Inbreeding is Depressing
Sex-specific inbreeding depression: A meta-analysis (2021) Vega-Trejo et al., Ecology Letters, https://doi.org/10.1111/ele.13961
One very basic rule in nature is that it is bad to produce offspring with a close relative. The loss of fitness associated with this sort of breeding is called the inbreeding depression, and it happens because inbreeding leads to a greater chance that recessive or deleterious (i.e., bad) alleles will be expressed. Though inbreeding affects both male and female offspring, it is unknown as to whether or not there is a general rule of it affecting one sex more than another. Today’s authors sought to answer that question by using one of my favorite statistical techniques: the meta-analysis (see Did You Know?).
Did You Know: Meta-analysis
A meta-analysis is an analysis of other, previous analyses. A study of studies, if you will. What a meta-analysis entails is searching the scientific literature for studies pertaining to a specific question, collating all of those results, and then running statistical models on those collective results. There are many different techniques and methods used to control for various differences among the different studies, but the long and short of it is that meta-analyses allow for generalizable results and statements relating to a given question.
What They Did
The authors searched the scientific literature for experimental studies that estimated inbreeding depression in males and females. These studies had to include an experimental comparison between inbred and outbred offspring, or those whose parents were close relatives and those whose parents were not closely related. These studies had to look into both male and female offspring, to allow a direct comparison between the sexes. For example, an effect of inbreeding on female body mass is directly comparable to same effect on male body mass.
From the 2,685 studies they found, the criteria above meant that only 79 were eligible for inclusion in the meta-analysis. From these studies, the authors calculated 321 effect sizes, which are representations of the magnitude of the effect in question. They used Hedge’s g, which is also known as the standardized means difference. This effect size represents the difference between the mean values of two groups (e.g., inbred and outbred), and is a good way to understand if one group is “better” than the other in terms of fitness.
What They Found
In general, outbred individuals are moderately more fit than inbred individuals, though there was a large amount of variation among the effect sizes. Interestingly, though both male and female offspring suffered from inbreeding depression, the effect was stronger in females than males.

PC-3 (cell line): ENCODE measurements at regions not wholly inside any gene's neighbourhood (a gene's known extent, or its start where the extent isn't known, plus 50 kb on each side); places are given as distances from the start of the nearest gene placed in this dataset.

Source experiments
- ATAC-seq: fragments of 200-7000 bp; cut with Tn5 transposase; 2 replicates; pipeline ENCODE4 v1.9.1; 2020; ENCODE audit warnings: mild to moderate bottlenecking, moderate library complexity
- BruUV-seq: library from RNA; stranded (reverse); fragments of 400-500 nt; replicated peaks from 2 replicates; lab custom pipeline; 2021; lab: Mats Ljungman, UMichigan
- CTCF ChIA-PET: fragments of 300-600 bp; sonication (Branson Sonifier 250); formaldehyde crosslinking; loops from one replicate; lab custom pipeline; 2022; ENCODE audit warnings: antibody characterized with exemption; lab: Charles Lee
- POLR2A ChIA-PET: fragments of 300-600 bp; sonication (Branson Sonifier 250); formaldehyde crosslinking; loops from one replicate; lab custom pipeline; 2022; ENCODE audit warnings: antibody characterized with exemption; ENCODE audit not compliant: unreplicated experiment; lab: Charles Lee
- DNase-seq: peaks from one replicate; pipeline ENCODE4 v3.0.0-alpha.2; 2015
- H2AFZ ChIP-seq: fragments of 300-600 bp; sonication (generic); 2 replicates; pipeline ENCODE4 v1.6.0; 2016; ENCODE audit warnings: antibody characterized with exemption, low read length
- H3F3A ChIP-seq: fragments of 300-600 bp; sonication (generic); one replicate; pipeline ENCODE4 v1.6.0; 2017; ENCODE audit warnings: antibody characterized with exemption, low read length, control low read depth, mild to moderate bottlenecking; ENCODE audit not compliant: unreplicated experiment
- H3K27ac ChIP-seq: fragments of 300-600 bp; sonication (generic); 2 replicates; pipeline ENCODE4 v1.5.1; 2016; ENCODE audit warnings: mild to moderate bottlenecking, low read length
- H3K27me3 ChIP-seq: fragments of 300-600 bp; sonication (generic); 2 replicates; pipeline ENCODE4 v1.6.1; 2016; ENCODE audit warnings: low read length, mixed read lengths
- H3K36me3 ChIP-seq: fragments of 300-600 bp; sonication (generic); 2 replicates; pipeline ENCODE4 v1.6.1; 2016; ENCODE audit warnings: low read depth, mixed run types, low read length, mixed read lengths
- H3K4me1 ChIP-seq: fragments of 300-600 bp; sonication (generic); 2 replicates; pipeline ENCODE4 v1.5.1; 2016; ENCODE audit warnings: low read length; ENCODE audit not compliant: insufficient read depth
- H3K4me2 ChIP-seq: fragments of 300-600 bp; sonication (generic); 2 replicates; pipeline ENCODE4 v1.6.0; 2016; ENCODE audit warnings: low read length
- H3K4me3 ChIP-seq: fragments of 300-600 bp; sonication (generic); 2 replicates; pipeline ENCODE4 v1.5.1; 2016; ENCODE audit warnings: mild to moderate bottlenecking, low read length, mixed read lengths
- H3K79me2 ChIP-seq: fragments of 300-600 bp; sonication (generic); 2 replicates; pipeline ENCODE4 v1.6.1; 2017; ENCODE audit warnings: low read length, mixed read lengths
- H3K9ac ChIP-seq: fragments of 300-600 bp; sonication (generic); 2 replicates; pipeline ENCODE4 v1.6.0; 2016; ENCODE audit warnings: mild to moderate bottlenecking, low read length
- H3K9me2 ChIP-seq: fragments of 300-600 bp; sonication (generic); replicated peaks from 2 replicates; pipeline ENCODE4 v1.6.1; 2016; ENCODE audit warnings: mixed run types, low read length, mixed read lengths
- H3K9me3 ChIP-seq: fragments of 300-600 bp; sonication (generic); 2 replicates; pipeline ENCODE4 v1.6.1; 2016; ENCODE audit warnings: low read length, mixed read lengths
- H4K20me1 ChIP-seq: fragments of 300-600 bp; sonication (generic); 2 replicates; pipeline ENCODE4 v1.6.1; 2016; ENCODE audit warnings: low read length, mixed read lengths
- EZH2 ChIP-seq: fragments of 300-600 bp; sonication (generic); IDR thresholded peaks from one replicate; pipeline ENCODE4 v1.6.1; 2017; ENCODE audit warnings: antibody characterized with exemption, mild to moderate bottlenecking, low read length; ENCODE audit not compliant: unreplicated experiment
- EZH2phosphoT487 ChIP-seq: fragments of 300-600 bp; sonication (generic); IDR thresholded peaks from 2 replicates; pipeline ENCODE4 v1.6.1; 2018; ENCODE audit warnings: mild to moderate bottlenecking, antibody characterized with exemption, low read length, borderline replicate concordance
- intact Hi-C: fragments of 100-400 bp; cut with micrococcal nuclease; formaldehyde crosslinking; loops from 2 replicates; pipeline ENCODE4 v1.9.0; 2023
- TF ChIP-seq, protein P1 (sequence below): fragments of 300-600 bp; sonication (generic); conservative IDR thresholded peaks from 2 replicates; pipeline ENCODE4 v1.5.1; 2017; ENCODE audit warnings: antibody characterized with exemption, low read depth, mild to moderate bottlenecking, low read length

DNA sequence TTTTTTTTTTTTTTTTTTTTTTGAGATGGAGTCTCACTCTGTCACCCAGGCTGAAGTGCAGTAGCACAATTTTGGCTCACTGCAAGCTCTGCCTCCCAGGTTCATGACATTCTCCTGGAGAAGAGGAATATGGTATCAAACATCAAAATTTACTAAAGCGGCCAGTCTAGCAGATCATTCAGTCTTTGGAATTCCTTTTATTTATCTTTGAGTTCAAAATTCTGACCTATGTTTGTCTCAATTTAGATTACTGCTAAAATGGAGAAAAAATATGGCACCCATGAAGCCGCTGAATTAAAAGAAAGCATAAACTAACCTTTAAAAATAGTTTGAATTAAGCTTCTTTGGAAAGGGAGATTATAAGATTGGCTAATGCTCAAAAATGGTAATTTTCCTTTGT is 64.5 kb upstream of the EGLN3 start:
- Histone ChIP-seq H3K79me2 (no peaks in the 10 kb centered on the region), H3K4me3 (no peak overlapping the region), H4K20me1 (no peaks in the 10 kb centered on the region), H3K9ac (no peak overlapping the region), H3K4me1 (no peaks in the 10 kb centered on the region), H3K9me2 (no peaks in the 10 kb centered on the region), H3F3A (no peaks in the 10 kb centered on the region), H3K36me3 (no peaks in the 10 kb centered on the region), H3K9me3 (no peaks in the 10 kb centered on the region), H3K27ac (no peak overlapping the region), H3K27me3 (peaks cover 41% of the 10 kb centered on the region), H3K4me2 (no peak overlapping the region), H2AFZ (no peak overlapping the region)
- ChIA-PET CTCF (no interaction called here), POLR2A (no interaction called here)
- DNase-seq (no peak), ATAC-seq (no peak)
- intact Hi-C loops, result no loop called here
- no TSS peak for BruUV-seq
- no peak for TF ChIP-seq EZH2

The authors found evidence for a publication bias in the studies they included in their analyses. A publication bias means that the papers published tended to be biased towards a given result, and in the case of this study that means that the papers they found were biased towards a “positive” result, or a result showing an effect of inbreeding depression. This is a common issue in meta-analyses, as papers with “positive results” are published more than those with “negative results”. Additionally, the studies included were biased towards arthropods. The methods the authors used thankfully accounted for this publication bias, and the data is what the data is so they can’t help the bias towards arthropods. But, it makes me wonder if and how their results would have changed if these biases weren’t present.
Many patterns and phenomena in the natural world differ among the sexes, and this study showed evidence for yet another sex-specific difference. Females suffer more from inbreeding than males, but there is still much left to understand related to this question. For example, though the mechanisms driving this pattern weren’t investigated here, they are in fact likely to depend on the species in question. Hopefully these results inspire a plethora of future studies to understand just that.
Dr. Adam Hasik is an evolutionary ecologist interested in the ecological and evolutionary dynamics of host-parasite interactions who grew up in Alabama and has heard every inbred joke you could imagine. You can read more about his research and his work for Ecology for the Masses here, see his personal website here, or follow him on Twitter here.